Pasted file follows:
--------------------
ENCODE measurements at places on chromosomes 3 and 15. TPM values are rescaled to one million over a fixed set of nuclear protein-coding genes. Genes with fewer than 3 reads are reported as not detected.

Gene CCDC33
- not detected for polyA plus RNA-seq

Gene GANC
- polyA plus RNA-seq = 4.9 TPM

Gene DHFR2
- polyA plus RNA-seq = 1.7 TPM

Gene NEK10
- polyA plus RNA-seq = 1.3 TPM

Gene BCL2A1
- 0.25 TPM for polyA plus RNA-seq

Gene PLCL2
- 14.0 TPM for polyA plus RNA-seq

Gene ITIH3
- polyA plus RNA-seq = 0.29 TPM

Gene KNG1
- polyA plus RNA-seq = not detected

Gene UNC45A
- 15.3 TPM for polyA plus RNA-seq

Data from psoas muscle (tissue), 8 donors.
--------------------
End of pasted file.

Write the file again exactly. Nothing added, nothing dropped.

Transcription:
ENCODE measurements at places on chromosomes 3 and 15. TPM values are rescaled to one million over a fixed set of nuclear protein-coding genes. Genes with fewer than 3 reads are reported as not detected.

Gene CCDC33
- not detected for polyA plus RNA-seq

Gene GANC
- polyA plus RNA-seq = 4.9 TPM

Gene DHFR2
- polyA plus RNA-seq = 1.7 TPM

Gene NEK10
- polyA plus RNA-seq = 1.3 TPM

Gene BCL2A1
- 0.25 TPM for polyA plus RNA-seq

Gene PLCL2
- 14.0 TPM for polyA plus RNA-seq

Gene ITIH3
- polyA plus RNA-seq = 0.29 TPM

Gene KNG1
- polyA plus RNA-seq = not detected

Gene UNC45A
- 15.3 TPM for polyA plus RNA-seq

Data from psoas muscle (tissue), 8 donors.